May 24, 2017
After years of working in the high tech industry, it is easy to forget that not everyone understands or uses the acronyms and terms that we throw around on a daily basis. One of those terms is “edge colocation”.
What is Edge Colocation?
Edge colocation is the practice of locating highly connected data centers in tier two markets that have been traditionally underserved by data center and telecom providers. Major metropolitan areas such as New York, San Francisco, and Chicago have served as connectivity hubs for decades. A key requirement to being an edge data center is providing carrier density or access to a critical mass of Internet services, content and networks. Edge data centers provide interconnected ecosystems to markets that have been neglected for decades. True edge data centers are used to cache popular content or web applications closer to users and, in effect, extend the edge of the Internet.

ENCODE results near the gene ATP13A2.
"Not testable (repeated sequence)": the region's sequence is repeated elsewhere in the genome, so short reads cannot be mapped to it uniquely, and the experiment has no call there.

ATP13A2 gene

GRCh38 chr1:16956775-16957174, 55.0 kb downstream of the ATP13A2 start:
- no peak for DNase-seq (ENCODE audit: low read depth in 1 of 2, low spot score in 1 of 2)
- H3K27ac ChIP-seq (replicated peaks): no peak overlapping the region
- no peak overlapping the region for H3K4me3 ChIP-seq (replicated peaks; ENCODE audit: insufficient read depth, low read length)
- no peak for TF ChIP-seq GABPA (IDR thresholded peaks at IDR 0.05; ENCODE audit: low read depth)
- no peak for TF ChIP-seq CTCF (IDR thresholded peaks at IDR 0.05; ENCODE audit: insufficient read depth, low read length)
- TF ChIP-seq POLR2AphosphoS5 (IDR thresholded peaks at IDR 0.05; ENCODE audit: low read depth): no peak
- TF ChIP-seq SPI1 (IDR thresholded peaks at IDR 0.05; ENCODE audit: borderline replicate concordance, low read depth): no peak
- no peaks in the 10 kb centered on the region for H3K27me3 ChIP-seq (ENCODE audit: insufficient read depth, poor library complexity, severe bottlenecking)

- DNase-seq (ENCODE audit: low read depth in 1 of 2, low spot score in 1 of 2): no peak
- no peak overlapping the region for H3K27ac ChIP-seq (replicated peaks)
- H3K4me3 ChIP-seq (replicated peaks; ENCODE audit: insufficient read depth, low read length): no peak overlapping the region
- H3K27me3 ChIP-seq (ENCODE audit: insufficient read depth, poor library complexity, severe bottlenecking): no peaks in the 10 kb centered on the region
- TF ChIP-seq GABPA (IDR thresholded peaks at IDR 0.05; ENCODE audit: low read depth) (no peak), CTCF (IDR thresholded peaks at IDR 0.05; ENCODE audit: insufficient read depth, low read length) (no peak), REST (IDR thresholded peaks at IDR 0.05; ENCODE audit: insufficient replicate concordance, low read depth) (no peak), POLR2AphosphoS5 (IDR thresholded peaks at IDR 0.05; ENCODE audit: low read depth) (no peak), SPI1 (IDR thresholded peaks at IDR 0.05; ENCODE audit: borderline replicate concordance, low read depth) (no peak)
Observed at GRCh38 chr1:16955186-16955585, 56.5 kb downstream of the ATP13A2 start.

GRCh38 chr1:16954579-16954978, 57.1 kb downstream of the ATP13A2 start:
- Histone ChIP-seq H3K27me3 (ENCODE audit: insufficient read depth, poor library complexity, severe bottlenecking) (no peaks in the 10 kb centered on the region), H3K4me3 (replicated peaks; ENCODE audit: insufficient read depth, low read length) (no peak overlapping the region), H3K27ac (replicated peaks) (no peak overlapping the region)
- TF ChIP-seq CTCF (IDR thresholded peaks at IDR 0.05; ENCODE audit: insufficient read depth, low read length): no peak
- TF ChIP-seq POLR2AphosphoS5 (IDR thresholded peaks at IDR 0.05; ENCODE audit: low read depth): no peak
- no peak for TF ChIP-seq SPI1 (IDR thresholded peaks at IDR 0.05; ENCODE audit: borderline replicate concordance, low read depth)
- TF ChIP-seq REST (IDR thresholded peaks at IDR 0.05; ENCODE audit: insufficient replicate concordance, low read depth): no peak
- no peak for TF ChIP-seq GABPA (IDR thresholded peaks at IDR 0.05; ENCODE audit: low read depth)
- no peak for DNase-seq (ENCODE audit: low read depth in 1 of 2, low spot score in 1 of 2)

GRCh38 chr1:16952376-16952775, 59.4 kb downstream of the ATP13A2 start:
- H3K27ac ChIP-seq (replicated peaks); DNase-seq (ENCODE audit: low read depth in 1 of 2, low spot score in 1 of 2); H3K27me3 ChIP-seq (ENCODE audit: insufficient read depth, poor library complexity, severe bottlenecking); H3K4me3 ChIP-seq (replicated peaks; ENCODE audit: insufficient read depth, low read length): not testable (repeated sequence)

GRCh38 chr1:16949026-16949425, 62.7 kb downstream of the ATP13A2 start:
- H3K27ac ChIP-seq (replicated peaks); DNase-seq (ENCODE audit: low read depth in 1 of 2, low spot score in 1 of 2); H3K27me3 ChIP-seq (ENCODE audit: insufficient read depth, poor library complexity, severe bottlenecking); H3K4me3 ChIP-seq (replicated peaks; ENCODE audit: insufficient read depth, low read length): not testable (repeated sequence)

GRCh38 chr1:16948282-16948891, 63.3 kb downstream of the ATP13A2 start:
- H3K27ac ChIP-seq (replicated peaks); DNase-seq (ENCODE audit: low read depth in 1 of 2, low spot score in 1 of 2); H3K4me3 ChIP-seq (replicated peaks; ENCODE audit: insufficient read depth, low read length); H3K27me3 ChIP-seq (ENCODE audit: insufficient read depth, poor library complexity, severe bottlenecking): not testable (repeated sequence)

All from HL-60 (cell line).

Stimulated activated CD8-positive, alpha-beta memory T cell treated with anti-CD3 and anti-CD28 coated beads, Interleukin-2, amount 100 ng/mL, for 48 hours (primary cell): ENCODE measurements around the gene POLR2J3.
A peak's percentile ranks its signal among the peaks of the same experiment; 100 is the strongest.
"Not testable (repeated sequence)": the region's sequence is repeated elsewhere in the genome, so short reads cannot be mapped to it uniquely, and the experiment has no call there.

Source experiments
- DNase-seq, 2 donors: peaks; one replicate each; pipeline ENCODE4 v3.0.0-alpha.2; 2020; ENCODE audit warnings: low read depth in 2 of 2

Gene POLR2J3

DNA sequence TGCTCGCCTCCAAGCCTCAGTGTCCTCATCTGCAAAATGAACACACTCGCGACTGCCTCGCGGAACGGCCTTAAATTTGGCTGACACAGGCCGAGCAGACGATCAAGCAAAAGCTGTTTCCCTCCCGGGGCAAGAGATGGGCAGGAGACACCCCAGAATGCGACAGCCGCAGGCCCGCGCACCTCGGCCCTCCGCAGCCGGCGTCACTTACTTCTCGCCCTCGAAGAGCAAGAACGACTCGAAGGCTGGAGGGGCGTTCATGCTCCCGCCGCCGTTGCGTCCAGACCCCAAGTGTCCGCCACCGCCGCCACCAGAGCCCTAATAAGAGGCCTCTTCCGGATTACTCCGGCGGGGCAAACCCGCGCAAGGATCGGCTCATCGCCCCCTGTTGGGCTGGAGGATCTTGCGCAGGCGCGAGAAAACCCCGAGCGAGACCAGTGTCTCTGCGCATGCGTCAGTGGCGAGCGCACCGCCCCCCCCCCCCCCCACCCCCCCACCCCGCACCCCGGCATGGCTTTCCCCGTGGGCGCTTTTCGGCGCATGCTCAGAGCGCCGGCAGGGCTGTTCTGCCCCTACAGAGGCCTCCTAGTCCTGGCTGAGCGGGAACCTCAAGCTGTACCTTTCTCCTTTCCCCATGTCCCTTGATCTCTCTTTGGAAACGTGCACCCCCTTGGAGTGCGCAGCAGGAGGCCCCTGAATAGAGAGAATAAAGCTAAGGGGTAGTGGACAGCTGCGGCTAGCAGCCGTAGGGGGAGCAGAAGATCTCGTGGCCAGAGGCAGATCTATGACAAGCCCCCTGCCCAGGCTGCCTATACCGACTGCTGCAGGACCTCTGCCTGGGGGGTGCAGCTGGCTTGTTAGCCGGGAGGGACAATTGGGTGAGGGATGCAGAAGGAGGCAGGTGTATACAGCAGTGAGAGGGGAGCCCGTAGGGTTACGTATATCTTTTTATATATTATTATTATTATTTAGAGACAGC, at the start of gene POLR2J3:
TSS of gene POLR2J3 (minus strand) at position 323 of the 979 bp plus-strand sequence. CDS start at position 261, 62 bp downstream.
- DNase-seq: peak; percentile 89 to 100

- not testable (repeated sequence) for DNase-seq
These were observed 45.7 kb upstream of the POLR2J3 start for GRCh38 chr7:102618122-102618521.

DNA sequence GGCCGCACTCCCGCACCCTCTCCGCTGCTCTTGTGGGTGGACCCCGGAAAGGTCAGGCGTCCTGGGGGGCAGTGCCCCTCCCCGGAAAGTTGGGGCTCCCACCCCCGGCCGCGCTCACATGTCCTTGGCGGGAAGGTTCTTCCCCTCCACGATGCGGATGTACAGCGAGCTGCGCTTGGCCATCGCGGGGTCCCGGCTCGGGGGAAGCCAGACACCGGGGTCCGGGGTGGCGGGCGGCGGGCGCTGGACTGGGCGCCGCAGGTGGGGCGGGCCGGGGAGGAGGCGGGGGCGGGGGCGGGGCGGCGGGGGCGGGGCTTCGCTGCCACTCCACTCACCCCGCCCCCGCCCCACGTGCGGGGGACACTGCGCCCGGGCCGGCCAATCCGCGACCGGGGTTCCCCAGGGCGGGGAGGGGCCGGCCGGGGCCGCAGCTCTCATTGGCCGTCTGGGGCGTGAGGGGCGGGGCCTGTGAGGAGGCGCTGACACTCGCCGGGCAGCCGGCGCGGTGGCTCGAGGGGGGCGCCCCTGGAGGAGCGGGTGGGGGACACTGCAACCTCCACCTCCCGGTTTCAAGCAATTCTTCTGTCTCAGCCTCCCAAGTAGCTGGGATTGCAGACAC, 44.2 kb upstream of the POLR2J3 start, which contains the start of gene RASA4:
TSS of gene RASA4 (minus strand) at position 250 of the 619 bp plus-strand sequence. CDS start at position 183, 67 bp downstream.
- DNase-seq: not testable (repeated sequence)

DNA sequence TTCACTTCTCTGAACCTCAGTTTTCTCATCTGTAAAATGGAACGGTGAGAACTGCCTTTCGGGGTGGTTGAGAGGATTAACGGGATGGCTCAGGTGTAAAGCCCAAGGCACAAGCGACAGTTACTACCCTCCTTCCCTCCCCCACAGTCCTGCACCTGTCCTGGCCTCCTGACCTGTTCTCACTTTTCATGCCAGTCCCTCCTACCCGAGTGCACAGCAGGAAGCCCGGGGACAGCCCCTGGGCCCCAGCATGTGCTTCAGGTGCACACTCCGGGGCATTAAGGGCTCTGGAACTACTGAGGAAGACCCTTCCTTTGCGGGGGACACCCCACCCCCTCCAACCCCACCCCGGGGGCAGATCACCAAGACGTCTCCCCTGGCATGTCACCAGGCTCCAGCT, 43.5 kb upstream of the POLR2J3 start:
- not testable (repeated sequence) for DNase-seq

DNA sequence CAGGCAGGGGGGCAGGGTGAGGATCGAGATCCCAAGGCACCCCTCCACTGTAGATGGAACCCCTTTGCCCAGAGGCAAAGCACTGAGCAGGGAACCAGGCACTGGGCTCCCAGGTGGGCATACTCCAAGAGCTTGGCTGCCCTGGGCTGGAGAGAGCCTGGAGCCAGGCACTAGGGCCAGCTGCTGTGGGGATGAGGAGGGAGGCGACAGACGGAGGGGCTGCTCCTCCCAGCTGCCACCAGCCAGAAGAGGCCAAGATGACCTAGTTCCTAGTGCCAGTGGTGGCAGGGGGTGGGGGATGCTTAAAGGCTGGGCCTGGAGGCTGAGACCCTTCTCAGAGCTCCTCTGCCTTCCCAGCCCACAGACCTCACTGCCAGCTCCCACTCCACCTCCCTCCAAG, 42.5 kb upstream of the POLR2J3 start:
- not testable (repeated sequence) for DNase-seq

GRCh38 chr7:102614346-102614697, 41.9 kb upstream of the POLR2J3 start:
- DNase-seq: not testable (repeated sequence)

In recent years, there has been strong growth in edge colocation as it supports bandwidth hungry markets such as Tampa, Nashville and Indianapolis.
The primary drivers of growth in the edge colocation include:
- Lower bandwidth costs for delivering rich content and streaming media to users outside of major metropolitan areas.
- Lower latency service for users in tier two markets because streaming content is stored locally.
Content providers such as Google, Netflix and YouTube use Content Delivery Networks (CDNs) in edge data centers to improve the online experience of users and to significantly reduce transport costs. Learn how a content provider reduced connectivity costs and improved the online experience for its users in this case study.